Identity Theft

When I was diagnosed with cancer, I was fortunate enough to get short term disability and didn’t have to work during my chemo and surgeries (thank you, Impact Broward!).  I was out of work for 6 months and remember vividly the first few weeks after I went back.  I was lost.  Completely lost.  I felt so out of place and utterly useless.  I couldn’t wait for my next doctor’s appointment because that’s where I felt most comfortable those days.  A waiting room was more home to me than my own home.  I had become Sonia, the breast cancer patient, and nothing else.  When I looked in the mirror, I didn’t see myself anymore, having lost my long hair and eyebrows to chemo.  My diet had  changed – after being a vegetarian for 21 years, I had to start eating meat for protein because I could no longer have any soy products (I had estrogen positive cancer).  I felt I had lost my place in my household as a parent as well,  because my partner had taken over total care and discipline of our girls.  When I tried to step back into a parenting role, I felt ineffective and weak.  Finally, any romantic feelings for my partner were dulled by the trauma to my body and the meds I had to take.  My identity had been stolen and I wasn’t sure how to get it back.  They say that after you finish treatment,  you have to find your “new normal”.  Well, nothing felt normal in my life.  And it didn’t for a very long time.  But, eventually, with time, love and support, things did shift back to normal – or the new normal.  Now, I think of myself as Sonia the mom, the partner, the daughter, the friend, the social worker,  the writer.  Oh yeah, and a former breast cancer patient. 


This is my blog on Zometa

zometa close up


I decided to try something new today and blog while I’m getting treatment.  Not that easy, considering I have to use my left hand because my right one is a little occupied.  I’m getting my twice a year infusion of Zometa,  which helps fight the bone loss I get from my post-cancer meds.  It also reduces the chances of a recurrence.  So, here I sit, feet up in a recliner,  trying to eke out a few sentences.


zometa feet up 1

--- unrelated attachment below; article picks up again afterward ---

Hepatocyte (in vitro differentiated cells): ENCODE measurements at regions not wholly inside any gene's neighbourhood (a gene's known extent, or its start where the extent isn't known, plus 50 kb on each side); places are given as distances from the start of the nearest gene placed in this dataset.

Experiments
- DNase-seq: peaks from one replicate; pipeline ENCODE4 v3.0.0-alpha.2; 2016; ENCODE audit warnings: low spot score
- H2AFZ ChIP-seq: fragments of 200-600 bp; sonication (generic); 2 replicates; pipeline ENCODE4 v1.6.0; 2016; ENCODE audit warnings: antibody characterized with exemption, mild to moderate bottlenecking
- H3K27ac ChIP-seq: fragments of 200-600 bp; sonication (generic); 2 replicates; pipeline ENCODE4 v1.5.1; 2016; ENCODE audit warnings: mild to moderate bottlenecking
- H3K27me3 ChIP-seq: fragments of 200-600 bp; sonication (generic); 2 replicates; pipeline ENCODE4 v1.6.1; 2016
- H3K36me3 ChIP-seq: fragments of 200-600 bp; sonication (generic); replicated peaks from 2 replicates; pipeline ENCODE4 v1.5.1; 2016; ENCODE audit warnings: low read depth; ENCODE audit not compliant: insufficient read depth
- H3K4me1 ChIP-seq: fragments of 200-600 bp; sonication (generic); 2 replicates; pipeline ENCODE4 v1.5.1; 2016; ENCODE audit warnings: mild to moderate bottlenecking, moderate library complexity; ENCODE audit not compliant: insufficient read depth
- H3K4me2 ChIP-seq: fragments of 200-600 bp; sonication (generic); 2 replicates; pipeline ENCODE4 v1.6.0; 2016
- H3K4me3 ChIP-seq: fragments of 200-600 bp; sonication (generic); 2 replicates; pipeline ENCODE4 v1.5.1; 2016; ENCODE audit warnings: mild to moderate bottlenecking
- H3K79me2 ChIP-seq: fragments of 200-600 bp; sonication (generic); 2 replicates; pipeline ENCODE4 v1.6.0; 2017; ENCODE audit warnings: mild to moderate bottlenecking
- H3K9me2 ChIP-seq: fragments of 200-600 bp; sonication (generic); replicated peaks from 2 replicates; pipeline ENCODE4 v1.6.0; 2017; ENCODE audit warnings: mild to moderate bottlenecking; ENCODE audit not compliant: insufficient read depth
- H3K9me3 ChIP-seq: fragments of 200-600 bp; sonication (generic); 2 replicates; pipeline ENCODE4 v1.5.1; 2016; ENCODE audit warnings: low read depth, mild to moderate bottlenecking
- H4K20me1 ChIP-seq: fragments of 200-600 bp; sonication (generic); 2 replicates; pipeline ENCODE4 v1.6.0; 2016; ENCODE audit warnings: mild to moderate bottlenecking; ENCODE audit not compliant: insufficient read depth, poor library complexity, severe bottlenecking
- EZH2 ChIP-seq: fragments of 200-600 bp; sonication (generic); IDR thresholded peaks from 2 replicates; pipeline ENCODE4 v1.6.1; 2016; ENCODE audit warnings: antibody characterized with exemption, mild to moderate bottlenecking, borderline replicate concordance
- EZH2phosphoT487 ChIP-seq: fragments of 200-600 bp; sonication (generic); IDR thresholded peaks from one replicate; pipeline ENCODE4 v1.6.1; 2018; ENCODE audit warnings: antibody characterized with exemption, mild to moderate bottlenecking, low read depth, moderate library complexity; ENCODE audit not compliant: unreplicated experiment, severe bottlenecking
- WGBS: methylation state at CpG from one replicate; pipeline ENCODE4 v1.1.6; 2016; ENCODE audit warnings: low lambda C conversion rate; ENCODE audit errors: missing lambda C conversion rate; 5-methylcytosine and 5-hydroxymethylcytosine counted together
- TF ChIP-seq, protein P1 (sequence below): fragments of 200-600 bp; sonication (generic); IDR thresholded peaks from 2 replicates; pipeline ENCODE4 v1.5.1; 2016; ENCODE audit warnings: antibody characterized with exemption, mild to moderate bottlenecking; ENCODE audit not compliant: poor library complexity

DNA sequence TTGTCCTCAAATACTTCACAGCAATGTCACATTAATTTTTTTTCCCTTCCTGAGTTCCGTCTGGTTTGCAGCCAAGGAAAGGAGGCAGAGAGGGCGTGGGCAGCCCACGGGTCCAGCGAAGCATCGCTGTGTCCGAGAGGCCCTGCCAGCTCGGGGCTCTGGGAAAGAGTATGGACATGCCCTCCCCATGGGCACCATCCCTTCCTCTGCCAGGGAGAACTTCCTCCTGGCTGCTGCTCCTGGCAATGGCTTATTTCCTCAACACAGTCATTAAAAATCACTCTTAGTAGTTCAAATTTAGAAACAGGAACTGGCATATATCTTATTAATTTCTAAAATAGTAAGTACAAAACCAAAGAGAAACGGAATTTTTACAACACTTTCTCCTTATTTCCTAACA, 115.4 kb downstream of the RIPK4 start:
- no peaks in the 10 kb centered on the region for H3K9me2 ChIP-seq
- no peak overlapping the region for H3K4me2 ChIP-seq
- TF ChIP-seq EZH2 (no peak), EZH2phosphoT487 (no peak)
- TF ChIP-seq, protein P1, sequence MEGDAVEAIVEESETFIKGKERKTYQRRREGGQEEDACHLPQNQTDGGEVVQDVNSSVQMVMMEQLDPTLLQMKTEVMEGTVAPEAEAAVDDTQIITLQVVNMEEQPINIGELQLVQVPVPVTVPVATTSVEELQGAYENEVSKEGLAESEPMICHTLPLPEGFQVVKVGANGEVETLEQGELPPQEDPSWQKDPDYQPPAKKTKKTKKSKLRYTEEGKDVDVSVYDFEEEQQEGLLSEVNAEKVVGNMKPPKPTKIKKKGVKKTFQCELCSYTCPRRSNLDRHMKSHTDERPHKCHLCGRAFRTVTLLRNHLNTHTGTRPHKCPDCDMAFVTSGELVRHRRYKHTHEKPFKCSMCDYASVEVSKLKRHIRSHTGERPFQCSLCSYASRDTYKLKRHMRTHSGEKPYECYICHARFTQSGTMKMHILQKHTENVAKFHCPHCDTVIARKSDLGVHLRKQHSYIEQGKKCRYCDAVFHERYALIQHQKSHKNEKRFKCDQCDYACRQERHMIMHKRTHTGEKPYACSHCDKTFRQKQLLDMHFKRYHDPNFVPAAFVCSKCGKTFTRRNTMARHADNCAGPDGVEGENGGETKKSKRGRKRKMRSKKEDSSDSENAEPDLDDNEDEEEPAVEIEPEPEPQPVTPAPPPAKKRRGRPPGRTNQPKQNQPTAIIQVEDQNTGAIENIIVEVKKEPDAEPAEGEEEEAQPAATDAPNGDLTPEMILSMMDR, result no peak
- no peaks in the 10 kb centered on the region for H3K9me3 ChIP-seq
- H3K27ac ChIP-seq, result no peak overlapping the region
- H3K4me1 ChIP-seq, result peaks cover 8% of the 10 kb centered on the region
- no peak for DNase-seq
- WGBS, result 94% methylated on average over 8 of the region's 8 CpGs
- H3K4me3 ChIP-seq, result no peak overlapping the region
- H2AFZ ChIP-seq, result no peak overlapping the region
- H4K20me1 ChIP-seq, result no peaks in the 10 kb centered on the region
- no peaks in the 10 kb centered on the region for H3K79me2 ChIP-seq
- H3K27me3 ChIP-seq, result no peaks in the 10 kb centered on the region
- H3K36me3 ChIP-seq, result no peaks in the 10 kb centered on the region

It’s always bittersweet returning to my Oncologist’s office and sitting in the chemo room.  It’s a room that’s full of memories for me – good and bad.  Inevitably, I run into someone I know from my time of chemotherapy, and it’s  good to see them and catch up.  I meet new people too, at the beginnings of their treatment and with a mixture of hope and sadness in their eyes.  I try to talk with them and tell them they’re in good hands and to have faith.  That’s one of the parts I like – getting to talk to the women and families in the chemo room.

One of the bitter parts of  today was finding out that my Doctor had lost her father – but the sweetest part about today was my partner showing up unexpectedly to sit with me and hold my hand during treatment.


So, now my infusion is done.

zometa thumbs up

And I leave wearing my red badge of courage.




Life without Parole

I can still remember – vividly – standing in a small room with my partner, surrounded by images of my ultrasounds and mammograms.  It was almost futuristic, with computers and screens covering every part of the darkened room.  I remember looking at those screens and seeing multiple tumors and spots – I was stunned and absolutely terrified. The Radiologist said, “5 years ago, this could have been a death sentence.”  Whoa, what?!  I wanted to scream.  He went on to explain that there had been many advances in the treatment of breast cancer recently and I had a good shot at being ok. Well, after hearing “death sentence”, pretty much everything else he said went in one ear and out the other at warp speed. Thankfully, a year later, my treatment was successful and I was granted a pardon.  My death sentence was commuted to Life, albeit, Life without Parole.  I say that because I will always be somewhat of a prisoner.  I’m still within that crucial 5 year timeframe when the chances of a recurrence are greatest, and, I won’t lie, I think about it every day.  Even though I try to keep a positive attitude and not let the fear rule me, I will be fearful of a recurrence for the rest of my life.  But, I’ve learned that a little fear can actually be a good thing.  It can be a motivator.  Whenever I start to get complacent about exercising, eating healthy, or just taking good care of myself, I think of that day in the dark room and my fear whispers to me, “never forget.”  My fear gets me to the gym and it gets me to take my meds.  It gets me to my follow up appointments and to eat things like maca root and chia seeds.  I’m trying to make fear my new friend.  So, although I may never fully escape my sentence of Life without Parole, I’ve decided to accept that and really focus on the Life part. Because, that’s what we all should really be afraid of – missing out on making the most of Life and the second chances we are given. That, my friends, would be the real death sentence.

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